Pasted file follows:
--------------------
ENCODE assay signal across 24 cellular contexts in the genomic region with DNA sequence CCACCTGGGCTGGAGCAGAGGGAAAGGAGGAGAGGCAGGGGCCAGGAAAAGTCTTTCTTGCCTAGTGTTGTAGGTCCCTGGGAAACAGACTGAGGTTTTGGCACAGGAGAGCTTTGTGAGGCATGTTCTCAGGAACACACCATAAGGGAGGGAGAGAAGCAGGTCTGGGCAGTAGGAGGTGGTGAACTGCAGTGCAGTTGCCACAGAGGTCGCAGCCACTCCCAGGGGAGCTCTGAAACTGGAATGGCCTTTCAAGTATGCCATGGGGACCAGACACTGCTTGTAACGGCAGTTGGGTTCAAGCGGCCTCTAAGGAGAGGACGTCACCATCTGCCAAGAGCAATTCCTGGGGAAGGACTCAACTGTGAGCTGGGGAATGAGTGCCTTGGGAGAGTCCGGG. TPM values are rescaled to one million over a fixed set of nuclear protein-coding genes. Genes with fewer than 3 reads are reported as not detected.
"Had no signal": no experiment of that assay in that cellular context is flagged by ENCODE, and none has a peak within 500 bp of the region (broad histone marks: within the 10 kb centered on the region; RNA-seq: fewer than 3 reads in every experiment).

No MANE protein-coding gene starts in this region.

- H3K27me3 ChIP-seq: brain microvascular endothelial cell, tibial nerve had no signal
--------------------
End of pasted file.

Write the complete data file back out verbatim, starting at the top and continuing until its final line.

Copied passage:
ENCODE assay signal across 24 cellular contexts in the genomic region with DNA sequence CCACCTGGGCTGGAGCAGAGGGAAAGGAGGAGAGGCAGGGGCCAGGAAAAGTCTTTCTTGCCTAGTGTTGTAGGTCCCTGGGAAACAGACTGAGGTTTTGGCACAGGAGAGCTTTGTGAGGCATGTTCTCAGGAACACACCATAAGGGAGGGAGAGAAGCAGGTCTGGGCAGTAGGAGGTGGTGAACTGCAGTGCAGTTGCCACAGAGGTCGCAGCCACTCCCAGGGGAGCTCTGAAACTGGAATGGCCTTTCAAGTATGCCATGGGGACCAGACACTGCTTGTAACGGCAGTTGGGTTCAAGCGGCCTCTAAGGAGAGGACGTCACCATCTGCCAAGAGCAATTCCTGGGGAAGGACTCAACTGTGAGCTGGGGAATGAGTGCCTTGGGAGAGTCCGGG. TPM values are rescaled to one million over a fixed set of nuclear protein-coding genes. Genes with fewer than 3 reads are reported as not detected.
"Had no signal": no experiment of that assay in that cellular context is flagged by ENCODE, and none has a peak within 500 bp of the region (broad histone marks: within the 10 kb centered on the region; RNA-seq: fewer than 3 reads in every experiment).

No MANE protein-coding gene starts in this region.

- H3K27me3 ChIP-seq: brain microvascular endothelial cell, tibial nerve had no signal